Rationale: Increased aortic stiffness, an important feature of many vascular diseases, eg, aging, hypertension, atherosclerosis, and aortic aneurysms, is assumed because of changes in extracellular matrix (ECM). Objective: We tested the hypothesis that the mechanisms also involve intrinsic stiffening of vascular smooth muscle cells (VSMCs). Methods and Results: Stiffness was measured in vitro both by atomic force microscopy (AFM) and in a reconstituted tissue model, using VSMCs from aorta of young versus old male monkeys (Macaca fascicularis) (n=7/group), where aortic stiffness increases by 200% in vivo. The apparent elastic modulus was increased (P<0.05) in old (41.7±0.5 kPa) versus young (12.8±0.3 kPa) VSMCs but not after disassembly of the actin cytoskeleton with cytochalasin D. Stiffness of the VSMCs in the reconstituted tissue model was also higher (P<0.05) in old (23.3±3.0 kPa) than in young (13.7±2.4 kPa). Conclusions: These data support the novel concept, not appreciated previously, that increased vascular stiffness with aging is attributable not only to changes in ECM but also to intrinsic changes in VSMCs.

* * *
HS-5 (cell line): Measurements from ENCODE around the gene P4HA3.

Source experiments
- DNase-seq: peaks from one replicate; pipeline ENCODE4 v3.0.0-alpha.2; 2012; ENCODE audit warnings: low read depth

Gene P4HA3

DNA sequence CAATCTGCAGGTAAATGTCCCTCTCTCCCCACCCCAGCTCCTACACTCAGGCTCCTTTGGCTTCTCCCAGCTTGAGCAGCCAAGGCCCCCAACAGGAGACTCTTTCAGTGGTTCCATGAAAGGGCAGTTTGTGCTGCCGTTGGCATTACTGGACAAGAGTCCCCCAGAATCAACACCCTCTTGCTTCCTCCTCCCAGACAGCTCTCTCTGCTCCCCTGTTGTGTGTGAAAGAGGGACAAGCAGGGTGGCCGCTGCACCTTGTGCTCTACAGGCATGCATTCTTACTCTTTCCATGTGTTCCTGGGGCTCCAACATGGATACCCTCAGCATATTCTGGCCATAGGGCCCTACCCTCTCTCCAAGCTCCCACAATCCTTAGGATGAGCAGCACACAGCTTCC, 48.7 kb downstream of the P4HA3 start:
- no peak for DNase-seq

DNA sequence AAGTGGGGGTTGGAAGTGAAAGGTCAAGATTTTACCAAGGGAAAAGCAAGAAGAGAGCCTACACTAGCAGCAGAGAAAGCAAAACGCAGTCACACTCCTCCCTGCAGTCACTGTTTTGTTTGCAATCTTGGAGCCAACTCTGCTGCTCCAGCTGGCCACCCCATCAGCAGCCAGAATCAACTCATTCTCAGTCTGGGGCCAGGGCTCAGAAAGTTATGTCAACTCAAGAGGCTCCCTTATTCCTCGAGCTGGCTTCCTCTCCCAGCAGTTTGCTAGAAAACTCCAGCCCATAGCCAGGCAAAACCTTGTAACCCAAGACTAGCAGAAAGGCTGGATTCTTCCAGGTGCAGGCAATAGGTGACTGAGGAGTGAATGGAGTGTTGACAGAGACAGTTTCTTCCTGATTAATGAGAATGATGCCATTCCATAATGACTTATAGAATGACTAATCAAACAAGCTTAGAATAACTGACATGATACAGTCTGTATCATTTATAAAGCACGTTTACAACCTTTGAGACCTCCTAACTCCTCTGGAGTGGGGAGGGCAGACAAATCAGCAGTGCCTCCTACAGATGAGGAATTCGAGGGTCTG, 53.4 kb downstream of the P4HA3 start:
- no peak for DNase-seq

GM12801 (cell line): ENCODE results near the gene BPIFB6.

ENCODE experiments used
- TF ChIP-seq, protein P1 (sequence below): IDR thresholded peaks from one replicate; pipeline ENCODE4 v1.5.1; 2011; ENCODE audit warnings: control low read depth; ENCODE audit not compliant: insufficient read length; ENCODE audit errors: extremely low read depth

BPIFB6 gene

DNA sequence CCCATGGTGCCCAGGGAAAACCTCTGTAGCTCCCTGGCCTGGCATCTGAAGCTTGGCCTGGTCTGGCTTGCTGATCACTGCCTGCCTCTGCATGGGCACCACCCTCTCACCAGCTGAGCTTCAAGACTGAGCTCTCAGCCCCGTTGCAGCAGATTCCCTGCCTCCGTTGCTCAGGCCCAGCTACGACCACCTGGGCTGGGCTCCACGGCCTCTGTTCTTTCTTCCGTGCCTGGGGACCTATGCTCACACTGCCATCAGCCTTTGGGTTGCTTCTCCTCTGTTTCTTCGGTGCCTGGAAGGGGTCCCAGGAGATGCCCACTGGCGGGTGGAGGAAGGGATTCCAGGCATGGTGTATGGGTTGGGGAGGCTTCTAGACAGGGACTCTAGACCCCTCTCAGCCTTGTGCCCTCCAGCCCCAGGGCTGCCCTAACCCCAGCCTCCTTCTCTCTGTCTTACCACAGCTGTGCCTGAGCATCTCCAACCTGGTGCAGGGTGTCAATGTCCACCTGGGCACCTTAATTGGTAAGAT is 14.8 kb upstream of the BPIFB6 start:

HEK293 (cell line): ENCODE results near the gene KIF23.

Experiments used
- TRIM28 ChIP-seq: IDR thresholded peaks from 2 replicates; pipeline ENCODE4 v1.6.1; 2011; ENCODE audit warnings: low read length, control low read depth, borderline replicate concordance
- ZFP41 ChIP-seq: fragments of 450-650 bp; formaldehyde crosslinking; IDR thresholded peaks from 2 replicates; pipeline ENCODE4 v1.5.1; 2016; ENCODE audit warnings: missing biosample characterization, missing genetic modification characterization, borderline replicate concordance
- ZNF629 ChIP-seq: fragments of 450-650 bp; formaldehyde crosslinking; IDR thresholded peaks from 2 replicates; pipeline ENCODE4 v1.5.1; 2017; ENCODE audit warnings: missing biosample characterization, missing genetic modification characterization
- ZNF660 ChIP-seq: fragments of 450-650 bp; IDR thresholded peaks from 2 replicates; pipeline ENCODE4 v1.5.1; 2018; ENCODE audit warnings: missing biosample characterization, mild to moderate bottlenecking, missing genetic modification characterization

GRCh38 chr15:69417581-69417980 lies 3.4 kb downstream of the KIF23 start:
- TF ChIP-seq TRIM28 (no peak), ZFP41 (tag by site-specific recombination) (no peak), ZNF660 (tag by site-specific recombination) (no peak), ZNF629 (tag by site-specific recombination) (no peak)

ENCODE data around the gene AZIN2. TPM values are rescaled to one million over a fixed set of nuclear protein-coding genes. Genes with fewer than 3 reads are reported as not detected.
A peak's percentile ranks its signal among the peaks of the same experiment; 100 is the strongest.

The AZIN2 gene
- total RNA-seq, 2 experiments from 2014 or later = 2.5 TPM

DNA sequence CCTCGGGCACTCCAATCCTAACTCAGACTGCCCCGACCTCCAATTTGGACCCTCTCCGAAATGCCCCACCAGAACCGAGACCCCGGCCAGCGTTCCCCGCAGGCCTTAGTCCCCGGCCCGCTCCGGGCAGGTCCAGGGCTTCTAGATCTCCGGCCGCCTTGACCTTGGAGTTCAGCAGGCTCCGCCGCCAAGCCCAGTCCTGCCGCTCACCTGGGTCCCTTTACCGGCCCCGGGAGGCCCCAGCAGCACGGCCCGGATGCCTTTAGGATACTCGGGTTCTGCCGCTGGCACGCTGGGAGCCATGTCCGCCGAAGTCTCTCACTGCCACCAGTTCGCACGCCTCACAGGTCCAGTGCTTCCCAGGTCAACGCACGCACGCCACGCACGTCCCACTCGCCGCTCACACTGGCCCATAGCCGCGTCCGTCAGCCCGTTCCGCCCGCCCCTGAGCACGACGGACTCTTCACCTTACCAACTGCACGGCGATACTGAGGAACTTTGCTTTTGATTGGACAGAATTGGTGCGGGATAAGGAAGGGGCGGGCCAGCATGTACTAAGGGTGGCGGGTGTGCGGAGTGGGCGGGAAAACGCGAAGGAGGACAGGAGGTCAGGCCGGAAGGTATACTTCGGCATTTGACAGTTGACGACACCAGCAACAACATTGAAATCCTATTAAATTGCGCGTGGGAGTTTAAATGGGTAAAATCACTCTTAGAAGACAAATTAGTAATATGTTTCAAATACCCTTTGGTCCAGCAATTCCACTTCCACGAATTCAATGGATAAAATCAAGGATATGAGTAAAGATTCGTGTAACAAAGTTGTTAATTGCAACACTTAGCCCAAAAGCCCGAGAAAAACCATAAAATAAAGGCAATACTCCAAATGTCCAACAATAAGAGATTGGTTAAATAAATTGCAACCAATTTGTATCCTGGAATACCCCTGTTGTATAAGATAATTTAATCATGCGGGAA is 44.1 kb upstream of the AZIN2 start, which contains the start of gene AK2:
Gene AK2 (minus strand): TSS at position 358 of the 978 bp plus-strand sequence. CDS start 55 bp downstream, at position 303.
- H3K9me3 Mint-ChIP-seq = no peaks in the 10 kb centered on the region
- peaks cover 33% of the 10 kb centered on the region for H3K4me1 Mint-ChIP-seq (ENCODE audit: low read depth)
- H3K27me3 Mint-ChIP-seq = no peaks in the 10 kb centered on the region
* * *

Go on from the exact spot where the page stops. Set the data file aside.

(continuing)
- vascular smooth muscle cell